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Yvonne Zipter: “A Canine Metaphysics”

August 1st, 2007 · 3 Comments · Books, Chicago, Culture, Lit, Nature, News, Pets, Poetry, Spirituality

Like Some Bookie GodAs a sort of spiritual antidote to the horrible Michael Vicks dogfighting story, here’s a lovely poem by Chicago poet Yvonne Zipter (shared here with her permission). It’s from Yvonne’s most recent chapbook, Like Some Bookie God, which came out last year.

A Canine Metaphysics

In his meditative moments —
nose to the air or head resting
on a chew toy — he has, no doubt,
considered sound
and whether it is a sound — a knucklebone, say,
tumbling to the floor tile — if no one
is there to hear. Now,
this morning in April, he wants to run
but ponders, it seems,
how he will know
he’s a greyhound
if I’m not there to see him.
I step out of the house and into my love
of his rubberbandedness.
He is both sling
and shot. A marvel.
The way he inscribes
a loopy L around pergola,
over boardwalks, and behind garage, a dervish
of essentiality, tracing
and retracing this lone letter,
his broad paws like beaters
on the bass drum of lawn.
And each time all his feet
together leave the ground
and he is flying like Pegasus
or a blown kiss, joy climbs my spine
as at the carnival strength test.
And someone somewhere, sitting
in the lotus position, hears the ding.

[space for applause]

As you might guess, Like Some Bookie God is a themed chapbook of poems about life with Zipter’s greyhound companions.

And as I’ve said before, I’ve long thought Yvonne is one of the very best poets in Chicago, and her collection The Patience of Metal from 1990 would be a strong contender for my all-time favorite book of poems by a poet I know personally.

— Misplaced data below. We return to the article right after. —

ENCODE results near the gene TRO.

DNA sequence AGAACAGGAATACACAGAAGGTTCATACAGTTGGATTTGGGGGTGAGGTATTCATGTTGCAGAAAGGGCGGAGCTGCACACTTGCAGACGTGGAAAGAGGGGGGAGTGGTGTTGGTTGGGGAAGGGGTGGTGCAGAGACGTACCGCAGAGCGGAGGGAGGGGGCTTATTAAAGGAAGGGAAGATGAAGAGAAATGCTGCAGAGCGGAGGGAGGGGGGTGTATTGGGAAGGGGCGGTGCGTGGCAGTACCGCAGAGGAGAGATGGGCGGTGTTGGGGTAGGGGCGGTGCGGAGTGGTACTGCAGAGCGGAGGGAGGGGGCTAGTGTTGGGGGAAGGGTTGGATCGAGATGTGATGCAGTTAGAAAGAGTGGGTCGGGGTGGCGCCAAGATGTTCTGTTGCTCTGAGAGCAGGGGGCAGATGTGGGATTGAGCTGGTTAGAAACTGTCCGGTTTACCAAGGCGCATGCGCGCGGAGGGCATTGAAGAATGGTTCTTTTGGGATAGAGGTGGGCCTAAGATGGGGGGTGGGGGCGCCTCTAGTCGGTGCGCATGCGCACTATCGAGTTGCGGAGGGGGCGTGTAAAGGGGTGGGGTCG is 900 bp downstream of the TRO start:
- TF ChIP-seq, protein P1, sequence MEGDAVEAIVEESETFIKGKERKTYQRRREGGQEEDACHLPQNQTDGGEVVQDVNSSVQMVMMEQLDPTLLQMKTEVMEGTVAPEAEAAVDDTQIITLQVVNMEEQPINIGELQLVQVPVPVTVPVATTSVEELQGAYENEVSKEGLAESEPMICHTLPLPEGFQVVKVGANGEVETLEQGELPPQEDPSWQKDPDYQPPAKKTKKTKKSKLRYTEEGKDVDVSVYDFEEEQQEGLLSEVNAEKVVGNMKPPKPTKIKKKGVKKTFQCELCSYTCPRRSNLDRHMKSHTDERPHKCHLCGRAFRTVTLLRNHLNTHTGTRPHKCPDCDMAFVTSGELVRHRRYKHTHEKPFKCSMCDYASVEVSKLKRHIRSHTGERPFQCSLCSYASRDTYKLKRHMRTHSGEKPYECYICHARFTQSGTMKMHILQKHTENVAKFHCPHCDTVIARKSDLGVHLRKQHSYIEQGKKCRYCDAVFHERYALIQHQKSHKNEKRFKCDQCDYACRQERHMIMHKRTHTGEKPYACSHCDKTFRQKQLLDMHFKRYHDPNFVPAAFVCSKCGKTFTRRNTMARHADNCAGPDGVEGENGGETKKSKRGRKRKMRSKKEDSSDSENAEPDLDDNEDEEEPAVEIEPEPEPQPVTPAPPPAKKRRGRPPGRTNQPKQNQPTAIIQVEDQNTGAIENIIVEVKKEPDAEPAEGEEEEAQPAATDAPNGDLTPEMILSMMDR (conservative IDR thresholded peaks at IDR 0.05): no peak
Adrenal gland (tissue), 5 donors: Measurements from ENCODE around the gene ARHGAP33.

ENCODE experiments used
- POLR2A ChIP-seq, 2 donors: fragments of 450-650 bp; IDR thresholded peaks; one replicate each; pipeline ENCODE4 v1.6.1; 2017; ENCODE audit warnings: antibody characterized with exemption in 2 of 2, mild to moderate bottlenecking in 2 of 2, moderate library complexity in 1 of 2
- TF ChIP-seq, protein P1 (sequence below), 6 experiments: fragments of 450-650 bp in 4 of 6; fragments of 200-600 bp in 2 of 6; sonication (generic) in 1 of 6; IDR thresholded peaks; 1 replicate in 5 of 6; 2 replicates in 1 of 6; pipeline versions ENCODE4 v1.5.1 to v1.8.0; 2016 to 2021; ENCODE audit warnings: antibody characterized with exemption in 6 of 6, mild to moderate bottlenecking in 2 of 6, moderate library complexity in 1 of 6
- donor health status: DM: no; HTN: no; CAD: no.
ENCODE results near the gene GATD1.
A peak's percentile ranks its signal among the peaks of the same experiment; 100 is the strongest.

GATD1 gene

If you read the local LGBT weeklies, you might also know Yvonne as a long-running columnist for The Windy City Times (and before that, Outlines). When I first moved here in the late 80s, Yvonne’s column was a staple of the Chicago queer press. I particularly remember one that carried the headline, “Who’s That Cranky Old Dyke? Why, It’s Me!” (I think it was about growing older.) For some reason that particular headline so amused my former college roommate Ken and myself that it became one of our catchphrases for a while, even though neither of us were dykes, old, or particularly cranky at that phase of our lives.

Here’s a very nice review of Like Some Bookie God from the aforementioned Windy City Times, written by Yasmin Nair. Key quote:

Yvonne Zipter is in love with her greyhounds, and Like Some Bookie God is an unashamed series of paeans to the dogs who rule her life. I’ll confess I expected a set of greeting card clichés about lovable pets, but found instead a set of masterfully written poems … What makes them worthy of returning to is the slow revelation of the relationship between Zipter and the greyhounds who rule her home and life. These dogs aren’t her pets; they are ethereal and lovely creatures whose gentleness and friendliness belie a certain reserve. Zipter is not their master but their humble devotee, fascinated by their bodies which seem to be in flight even as they stand still, enthralled by their ability to glide through the world without disturbing the air around them. They are spectral creatures that defy categorization. The greatest charm of Zipter’s work is that she never loses her sense of humor, even as she contemplates them most seriously. “In the Naming” has her wondering how to classify one of them: ““Dog” is too dense a word for him…He is,/ in a word, ethereal. Except/ for the click of his nails/ on the floor and the earthy way/ he licks himself. Maybe “dog”/ will do after all.”

Like Some Bookie God and The Patience of Metal are both available from Women and Children First bookstore.

They aren’t listed on the store’s Web site, due to the complexities of small book distribution, but I just spoke with Chelsea at Women and Children First, and she says that anyone interested in ordering the books can call the store at 773-769-9299, or email them at wcfbooks {at symbol} aol.com for instructions on how to order.

And of course if you’re local, you can always just stop by the store.

Yvonne Zipter’s Web site: www.yvonnezipter.com


3 Comments so far ↓

  • Aaron

    Ken wasn’t a dyke??! But what about that haircut? :-)

  • Ocelopotamus

    Come to think of it, he sure did love that first Phranc album.

    (Actually, we both did.)

  • Aaron

    Well, I can’t talk much–I think I had a mullet at the end of my first year at BU (the back had grown out and I was too lazy to get it cut)…and I was the first person to buy Melissa Etheridge’s first album. I remember singing “Bring Me Some Water” once, and Ron Sathoff (remember him?) looked at me like I was nuts.

    Which I was, of course…